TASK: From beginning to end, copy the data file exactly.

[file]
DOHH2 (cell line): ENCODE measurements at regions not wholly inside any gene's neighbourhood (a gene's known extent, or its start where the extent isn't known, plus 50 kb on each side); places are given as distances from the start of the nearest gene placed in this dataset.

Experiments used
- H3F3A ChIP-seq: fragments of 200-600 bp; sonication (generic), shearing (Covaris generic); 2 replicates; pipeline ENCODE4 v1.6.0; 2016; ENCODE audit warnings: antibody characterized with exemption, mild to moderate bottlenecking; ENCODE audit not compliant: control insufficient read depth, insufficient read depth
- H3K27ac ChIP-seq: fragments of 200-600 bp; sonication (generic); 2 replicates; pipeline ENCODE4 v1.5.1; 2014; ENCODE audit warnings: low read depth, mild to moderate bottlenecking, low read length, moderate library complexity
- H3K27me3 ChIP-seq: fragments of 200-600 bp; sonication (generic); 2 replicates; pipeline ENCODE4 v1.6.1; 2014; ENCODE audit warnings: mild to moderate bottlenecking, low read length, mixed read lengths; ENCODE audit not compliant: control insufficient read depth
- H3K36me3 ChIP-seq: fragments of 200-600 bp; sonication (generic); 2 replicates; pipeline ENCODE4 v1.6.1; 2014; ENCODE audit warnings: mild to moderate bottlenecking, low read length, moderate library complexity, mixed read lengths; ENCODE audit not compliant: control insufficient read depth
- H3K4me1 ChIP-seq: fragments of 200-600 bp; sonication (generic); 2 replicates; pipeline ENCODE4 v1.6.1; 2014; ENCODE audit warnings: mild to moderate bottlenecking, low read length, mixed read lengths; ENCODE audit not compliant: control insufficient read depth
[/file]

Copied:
DOHH2 (cell line): ENCODE measurements at regions not wholly inside any gene's neighbourhood (a gene's known extent, or its start where the extent isn't known, plus 50 kb on each side); places are given as distances from the start of the nearest gene placed in this dataset.

Experiments used
- H3F3A ChIP-seq: fragments of 200-600 bp; sonication (generic), shearing (Covaris generic); 2 replicates; pipeline ENCODE4 v1.6.0; 2016; ENCODE audit warnings: antibody characterized with exemption, mild to moderate bottlenecking; ENCODE audit not compliant: control insufficient read depth, insufficient read depth
- H3K27ac ChIP-seq: fragments of 200-600 bp; sonication (generic); 2 replicates; pipeline ENCODE4 v1.5.1; 2014; ENCODE audit warnings: low read depth, mild to moderate bottlenecking, low read length, moderate library complexity
- H3K27me3 ChIP-seq: fragments of 200-600 bp; sonication (generic); 2 replicates; pipeline ENCODE4 v1.6.1; 2014; ENCODE audit warnings: mild to moderate bottlenecking, low read length, mixed read lengths; ENCODE audit not compliant: control insufficient read depth
- H3K36me3 ChIP-seq: fragments of 200-600 bp; sonication (generic); 2 replicates; pipeline ENCODE4 v1.6.1; 2014; ENCODE audit warnings: mild to moderate bottlenecking, low read length, moderate library complexity, mixed read lengths; ENCODE audit not compliant: control insufficient read depth
- H3K4me1 ChIP-seq: fragments of 200-600 bp; sonication (generic); 2 replicates; pipeline ENCODE4 v1.6.1; 2014; ENCODE audit warnings: mild to moderate bottlenecking, low read length, mixed read lengths; ENCODE audit not compliant: control insufficient read depth